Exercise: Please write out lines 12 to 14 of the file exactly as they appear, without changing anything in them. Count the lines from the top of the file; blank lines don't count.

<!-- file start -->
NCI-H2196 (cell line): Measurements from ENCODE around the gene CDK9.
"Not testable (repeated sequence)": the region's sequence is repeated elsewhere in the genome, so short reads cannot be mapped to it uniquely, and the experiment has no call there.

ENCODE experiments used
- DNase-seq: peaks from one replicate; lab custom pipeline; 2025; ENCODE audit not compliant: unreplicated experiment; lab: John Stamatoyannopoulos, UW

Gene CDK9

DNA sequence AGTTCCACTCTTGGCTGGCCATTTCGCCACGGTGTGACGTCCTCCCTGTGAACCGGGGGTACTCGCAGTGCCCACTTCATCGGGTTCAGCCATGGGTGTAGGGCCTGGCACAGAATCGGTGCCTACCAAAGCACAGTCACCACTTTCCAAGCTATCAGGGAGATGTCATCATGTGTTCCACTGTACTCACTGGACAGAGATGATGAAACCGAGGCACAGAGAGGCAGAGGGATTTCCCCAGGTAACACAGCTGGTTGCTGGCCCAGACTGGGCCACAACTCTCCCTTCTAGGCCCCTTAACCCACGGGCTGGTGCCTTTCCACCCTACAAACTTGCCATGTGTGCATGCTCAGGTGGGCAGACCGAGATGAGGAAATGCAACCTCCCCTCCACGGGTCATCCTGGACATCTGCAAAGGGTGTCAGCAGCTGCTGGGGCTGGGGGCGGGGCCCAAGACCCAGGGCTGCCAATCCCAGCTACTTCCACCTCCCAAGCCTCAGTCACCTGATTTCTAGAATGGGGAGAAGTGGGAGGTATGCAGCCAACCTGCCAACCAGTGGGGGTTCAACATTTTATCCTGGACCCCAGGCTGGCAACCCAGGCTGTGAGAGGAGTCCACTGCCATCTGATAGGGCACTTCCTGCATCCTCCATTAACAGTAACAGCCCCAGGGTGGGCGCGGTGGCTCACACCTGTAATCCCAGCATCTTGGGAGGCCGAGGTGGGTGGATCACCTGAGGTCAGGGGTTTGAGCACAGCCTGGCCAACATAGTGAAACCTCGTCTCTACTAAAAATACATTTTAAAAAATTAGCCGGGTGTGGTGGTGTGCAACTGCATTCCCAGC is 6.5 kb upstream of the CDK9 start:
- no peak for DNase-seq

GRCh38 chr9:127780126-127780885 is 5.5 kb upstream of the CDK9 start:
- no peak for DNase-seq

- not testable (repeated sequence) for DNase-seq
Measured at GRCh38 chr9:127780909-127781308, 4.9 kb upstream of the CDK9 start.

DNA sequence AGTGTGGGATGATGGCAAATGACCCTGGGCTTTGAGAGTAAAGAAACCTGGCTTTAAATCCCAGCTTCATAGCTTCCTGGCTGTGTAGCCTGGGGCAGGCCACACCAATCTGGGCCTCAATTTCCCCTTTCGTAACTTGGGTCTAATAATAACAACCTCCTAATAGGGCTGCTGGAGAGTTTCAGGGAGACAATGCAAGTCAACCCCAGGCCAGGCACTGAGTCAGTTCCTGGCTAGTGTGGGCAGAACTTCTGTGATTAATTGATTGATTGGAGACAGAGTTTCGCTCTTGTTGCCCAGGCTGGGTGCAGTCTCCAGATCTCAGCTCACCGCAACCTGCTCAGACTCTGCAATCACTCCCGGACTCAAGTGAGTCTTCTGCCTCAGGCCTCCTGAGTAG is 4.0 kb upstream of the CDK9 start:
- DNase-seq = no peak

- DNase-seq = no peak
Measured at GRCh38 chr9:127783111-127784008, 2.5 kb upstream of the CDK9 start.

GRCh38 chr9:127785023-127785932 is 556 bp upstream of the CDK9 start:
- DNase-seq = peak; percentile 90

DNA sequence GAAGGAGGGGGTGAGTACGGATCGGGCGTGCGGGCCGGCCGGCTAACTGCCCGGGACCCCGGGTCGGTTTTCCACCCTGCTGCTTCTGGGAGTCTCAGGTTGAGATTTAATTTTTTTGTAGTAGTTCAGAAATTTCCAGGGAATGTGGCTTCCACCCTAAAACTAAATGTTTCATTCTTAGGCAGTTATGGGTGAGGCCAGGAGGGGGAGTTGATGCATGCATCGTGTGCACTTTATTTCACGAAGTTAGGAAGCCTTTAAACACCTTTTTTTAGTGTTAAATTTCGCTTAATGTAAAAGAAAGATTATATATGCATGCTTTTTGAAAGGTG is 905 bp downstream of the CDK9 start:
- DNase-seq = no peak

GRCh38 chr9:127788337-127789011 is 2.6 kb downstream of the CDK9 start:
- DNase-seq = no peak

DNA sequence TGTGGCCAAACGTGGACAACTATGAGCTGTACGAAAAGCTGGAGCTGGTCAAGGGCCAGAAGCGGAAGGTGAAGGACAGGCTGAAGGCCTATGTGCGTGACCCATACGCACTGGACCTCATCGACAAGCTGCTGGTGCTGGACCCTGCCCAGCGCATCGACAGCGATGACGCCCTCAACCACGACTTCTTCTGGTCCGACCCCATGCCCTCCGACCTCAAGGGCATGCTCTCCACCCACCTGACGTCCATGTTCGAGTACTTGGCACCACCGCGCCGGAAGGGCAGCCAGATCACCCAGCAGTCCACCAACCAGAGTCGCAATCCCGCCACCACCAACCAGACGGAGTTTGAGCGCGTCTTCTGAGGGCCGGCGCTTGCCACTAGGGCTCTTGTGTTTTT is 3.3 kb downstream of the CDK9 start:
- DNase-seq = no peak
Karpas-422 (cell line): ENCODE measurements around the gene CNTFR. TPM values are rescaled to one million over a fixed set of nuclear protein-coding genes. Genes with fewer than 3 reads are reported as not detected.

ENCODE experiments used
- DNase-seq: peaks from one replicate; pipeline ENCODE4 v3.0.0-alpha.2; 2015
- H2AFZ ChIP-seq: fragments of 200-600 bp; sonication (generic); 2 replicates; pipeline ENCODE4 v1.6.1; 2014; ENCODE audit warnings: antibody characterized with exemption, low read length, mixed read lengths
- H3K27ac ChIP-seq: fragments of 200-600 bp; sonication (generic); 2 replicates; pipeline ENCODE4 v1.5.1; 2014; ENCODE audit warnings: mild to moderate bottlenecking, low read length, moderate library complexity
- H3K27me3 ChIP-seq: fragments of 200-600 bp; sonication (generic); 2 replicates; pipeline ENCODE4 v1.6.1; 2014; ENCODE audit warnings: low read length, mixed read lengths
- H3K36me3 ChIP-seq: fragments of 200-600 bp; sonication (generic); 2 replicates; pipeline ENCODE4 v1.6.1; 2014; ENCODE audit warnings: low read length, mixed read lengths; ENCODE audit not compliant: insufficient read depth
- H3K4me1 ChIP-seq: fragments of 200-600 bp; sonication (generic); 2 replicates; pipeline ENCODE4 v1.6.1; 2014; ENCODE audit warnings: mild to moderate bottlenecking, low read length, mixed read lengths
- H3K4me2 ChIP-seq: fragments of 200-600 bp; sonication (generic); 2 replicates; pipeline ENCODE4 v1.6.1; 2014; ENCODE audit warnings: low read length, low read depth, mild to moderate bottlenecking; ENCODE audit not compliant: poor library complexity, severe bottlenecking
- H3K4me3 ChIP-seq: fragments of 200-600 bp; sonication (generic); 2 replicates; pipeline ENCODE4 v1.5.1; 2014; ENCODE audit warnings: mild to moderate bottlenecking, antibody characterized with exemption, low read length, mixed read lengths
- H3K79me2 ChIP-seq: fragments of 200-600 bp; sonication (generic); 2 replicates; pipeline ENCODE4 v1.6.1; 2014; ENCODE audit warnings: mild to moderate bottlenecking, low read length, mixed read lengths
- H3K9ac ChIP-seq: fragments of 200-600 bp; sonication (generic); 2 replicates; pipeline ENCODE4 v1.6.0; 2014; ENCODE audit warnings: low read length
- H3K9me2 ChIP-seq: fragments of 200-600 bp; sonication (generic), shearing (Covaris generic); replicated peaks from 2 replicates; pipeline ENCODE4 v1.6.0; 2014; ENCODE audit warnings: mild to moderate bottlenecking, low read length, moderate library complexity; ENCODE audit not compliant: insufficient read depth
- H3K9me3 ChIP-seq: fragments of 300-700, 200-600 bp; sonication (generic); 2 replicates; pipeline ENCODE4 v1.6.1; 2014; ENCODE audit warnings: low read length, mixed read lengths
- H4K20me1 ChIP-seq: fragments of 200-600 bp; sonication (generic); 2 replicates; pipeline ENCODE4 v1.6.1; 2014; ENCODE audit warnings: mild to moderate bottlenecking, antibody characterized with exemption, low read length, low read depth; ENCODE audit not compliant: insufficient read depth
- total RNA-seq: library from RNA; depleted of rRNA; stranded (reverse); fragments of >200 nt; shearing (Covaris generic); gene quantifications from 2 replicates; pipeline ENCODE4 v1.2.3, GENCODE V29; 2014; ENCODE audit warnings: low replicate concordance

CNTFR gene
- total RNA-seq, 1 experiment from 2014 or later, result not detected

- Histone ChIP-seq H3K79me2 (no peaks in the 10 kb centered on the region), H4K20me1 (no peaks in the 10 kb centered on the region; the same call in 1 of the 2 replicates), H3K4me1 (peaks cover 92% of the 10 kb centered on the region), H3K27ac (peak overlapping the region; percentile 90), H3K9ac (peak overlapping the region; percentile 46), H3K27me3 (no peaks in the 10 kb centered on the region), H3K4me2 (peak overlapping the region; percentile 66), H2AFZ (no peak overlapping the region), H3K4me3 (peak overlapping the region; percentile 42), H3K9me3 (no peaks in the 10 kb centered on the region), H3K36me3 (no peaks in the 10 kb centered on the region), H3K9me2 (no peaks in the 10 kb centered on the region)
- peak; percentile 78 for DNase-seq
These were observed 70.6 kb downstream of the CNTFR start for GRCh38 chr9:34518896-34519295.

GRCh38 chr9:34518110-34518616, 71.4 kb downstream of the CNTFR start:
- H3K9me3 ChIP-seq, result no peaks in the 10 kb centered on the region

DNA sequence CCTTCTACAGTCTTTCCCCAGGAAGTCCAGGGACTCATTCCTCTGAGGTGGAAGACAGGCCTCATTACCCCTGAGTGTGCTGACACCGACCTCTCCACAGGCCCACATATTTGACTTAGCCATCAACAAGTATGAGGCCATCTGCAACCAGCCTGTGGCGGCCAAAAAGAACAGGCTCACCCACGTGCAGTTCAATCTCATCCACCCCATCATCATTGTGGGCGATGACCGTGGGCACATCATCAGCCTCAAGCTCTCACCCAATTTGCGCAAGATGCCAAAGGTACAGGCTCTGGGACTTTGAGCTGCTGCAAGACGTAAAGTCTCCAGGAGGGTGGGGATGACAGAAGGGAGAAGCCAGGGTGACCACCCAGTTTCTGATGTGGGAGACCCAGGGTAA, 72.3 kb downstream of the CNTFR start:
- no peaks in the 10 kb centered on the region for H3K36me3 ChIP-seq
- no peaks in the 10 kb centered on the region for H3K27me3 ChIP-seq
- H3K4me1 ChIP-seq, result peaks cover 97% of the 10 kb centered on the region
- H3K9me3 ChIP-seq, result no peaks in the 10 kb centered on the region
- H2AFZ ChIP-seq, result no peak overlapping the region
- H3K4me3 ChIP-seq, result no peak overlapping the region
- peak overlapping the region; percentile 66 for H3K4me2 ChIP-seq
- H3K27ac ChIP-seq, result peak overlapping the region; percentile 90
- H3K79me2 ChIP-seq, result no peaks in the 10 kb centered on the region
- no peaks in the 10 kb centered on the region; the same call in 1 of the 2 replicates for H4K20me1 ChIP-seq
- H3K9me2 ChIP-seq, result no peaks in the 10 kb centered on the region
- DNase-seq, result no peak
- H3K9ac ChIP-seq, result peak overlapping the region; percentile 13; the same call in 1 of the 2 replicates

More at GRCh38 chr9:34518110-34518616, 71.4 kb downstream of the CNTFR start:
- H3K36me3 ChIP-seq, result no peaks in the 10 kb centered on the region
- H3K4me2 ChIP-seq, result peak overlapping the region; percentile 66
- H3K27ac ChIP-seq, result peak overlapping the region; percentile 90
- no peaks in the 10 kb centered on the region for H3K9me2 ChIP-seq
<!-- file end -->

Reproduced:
DNA sequence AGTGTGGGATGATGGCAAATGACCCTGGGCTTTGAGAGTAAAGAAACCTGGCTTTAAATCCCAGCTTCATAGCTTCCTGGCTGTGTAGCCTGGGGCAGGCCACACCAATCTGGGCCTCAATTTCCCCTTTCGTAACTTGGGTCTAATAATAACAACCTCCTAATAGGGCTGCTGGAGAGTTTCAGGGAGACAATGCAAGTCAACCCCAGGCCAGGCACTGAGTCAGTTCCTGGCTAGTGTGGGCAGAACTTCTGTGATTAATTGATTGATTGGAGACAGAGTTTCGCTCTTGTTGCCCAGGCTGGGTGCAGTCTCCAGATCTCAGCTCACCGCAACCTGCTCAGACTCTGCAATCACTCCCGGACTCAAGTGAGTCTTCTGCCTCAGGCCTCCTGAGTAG is 4.0 kb upstream of the CDK9 start:
- DNase-seq = no peak

- DNase-seq = no peak